A typical day for a carer in Cornwall might involve long journey times to make care visits, difficulties parking and meeting care time targets and delivering complex care in pressured timeframes, and when people step in to cover sickness or pick up a complicated care package because someone is away, it can be particularly difficult. It is easy to see why people might choose to work in a supermarket or another career, rather than work in the care sector, but there might be light at the end of the tunnel. Recent changes implemented by the Royal Cornwall Hospital, which now agrees care packages when people arrive at hospital, have improved the system, increased bed capacity and helped people return to their own beds—in my view, a person’s own bed is the best bed for them. The £12 million the Government recently provided to Cornwall Council, for which I thank them, has also helped.
Technology, which has been alluded to, has a huge part to play in delivering care in rural communities. There are big opportunities here. The roll-out of 4G, 5G and broadband will make rural communities much better connected, while the GovTech initiative, which the Government recently announced, is looking at health provision. We have a chance utilising technology to take a much more community-focused approach to care. The Post Office has a part to play as well. I recently attended a dinner hosted by the Post Office, and what it does in terms of care in the community should be welcomed.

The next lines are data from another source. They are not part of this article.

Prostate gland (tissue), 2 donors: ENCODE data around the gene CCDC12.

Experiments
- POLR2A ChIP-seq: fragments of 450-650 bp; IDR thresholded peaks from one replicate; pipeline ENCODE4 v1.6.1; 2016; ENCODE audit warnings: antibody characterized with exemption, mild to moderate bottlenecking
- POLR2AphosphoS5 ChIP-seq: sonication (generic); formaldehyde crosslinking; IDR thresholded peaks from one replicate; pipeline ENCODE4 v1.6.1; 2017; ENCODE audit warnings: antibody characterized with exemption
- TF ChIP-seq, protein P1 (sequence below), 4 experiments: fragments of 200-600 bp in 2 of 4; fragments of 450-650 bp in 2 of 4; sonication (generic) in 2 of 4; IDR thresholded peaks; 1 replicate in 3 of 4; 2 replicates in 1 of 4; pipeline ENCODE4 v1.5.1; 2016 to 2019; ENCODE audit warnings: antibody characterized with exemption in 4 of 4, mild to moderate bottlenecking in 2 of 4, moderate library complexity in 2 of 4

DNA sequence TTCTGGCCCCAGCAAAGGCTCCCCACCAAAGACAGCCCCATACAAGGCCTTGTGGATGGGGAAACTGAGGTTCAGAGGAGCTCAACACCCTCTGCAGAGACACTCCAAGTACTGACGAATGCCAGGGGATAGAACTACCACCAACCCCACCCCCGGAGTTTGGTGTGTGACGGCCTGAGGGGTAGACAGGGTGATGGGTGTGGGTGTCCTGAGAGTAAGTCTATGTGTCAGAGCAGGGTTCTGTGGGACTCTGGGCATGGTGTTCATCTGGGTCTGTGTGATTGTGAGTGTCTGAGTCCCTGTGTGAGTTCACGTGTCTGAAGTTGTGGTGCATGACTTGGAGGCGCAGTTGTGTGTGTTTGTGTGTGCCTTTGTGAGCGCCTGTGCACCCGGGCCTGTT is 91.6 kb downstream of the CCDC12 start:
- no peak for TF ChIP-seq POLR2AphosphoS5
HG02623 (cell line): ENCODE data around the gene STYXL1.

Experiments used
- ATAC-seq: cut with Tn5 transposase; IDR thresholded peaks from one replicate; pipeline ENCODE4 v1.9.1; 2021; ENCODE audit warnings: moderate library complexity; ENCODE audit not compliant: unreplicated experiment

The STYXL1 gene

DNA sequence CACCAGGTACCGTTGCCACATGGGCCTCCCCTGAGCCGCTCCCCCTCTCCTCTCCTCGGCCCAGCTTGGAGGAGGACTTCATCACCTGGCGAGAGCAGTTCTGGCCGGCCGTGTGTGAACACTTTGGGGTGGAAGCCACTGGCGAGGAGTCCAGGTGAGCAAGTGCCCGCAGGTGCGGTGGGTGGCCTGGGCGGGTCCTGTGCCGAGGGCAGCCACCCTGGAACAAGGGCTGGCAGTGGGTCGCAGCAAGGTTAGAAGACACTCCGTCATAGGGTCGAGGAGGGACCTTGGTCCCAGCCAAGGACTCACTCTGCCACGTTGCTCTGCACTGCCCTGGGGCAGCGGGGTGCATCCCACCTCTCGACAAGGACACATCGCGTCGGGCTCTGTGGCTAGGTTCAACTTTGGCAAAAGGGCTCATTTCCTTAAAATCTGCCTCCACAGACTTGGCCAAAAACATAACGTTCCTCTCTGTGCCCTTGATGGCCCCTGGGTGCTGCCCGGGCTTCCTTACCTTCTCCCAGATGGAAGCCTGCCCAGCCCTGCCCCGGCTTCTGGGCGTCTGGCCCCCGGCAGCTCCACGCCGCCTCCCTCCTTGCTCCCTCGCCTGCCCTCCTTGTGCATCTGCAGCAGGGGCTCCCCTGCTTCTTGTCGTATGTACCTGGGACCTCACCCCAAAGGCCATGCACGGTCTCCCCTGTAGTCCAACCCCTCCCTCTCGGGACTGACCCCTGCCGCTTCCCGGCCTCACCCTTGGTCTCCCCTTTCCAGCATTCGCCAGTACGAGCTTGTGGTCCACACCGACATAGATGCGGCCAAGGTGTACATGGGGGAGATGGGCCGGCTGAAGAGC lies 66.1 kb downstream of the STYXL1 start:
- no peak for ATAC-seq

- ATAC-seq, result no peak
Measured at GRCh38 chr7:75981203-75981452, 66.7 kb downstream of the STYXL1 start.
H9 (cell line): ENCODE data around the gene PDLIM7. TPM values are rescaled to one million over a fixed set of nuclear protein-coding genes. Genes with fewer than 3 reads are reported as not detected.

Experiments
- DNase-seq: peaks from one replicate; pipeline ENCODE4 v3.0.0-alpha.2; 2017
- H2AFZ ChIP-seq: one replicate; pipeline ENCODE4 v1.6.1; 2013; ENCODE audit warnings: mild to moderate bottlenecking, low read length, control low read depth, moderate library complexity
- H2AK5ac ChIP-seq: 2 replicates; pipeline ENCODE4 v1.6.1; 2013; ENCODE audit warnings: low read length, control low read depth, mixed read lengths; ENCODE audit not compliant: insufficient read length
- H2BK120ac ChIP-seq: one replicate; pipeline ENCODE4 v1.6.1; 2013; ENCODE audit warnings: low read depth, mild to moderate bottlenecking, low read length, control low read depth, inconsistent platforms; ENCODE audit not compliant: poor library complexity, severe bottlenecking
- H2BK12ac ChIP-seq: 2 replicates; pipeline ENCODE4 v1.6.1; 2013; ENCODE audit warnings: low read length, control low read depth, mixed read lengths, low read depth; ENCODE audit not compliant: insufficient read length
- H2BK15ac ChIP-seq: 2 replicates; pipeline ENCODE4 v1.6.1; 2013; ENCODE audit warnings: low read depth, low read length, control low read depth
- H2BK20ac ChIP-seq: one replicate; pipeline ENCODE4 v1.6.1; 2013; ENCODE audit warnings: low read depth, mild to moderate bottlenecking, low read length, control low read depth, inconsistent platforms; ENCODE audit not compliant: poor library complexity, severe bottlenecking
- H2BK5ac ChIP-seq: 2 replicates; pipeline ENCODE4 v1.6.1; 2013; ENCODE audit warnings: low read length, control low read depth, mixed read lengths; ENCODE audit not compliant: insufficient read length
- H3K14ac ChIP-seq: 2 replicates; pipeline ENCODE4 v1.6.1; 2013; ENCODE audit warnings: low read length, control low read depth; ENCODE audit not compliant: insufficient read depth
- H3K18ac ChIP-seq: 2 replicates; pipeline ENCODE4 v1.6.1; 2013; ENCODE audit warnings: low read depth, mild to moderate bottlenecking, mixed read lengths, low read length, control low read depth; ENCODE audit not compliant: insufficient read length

I am vice-chairman of the Parliamentary Internet, Communications and Technology Forum, and I had a very interesting discussion with somebody recently about a social care app they were developing to provide a care service that works in much the same way as Uber, by linking purchasers and care providers, and which could cut out some of the top slicing by private providers and local authorities and put that money directly into the pockets of carers, who, instead of surviving on the national living wage, could see a significant uplift in income.
It is vital that we retain good people in the profession and boost morale. If we can create a better and more effective system in our rural areas, that is what we should do. So I say to the Government: be bold, go for the technology and see what we can do. The provision of social care needs to be much more socially inclusive and decentralised. We need to empower individuals—both carers and their loved ones—and create a balance that puts rural communities on a level playing field with urban communities. This matters to people in North Cornwall and so it matters to me. I want to make sure we get it right.
It is a pleasure to speak once again in a debate on this important subject. I applaud my hon. Friend Barbara Keeley, the Labour Front-Bench spokesperson, who has made this speech before and been resolute in standing up for the care industry, and I support the Labour motion, which is very good. Dr Whitford, who spoke for the Scottish National party, also made some very important points.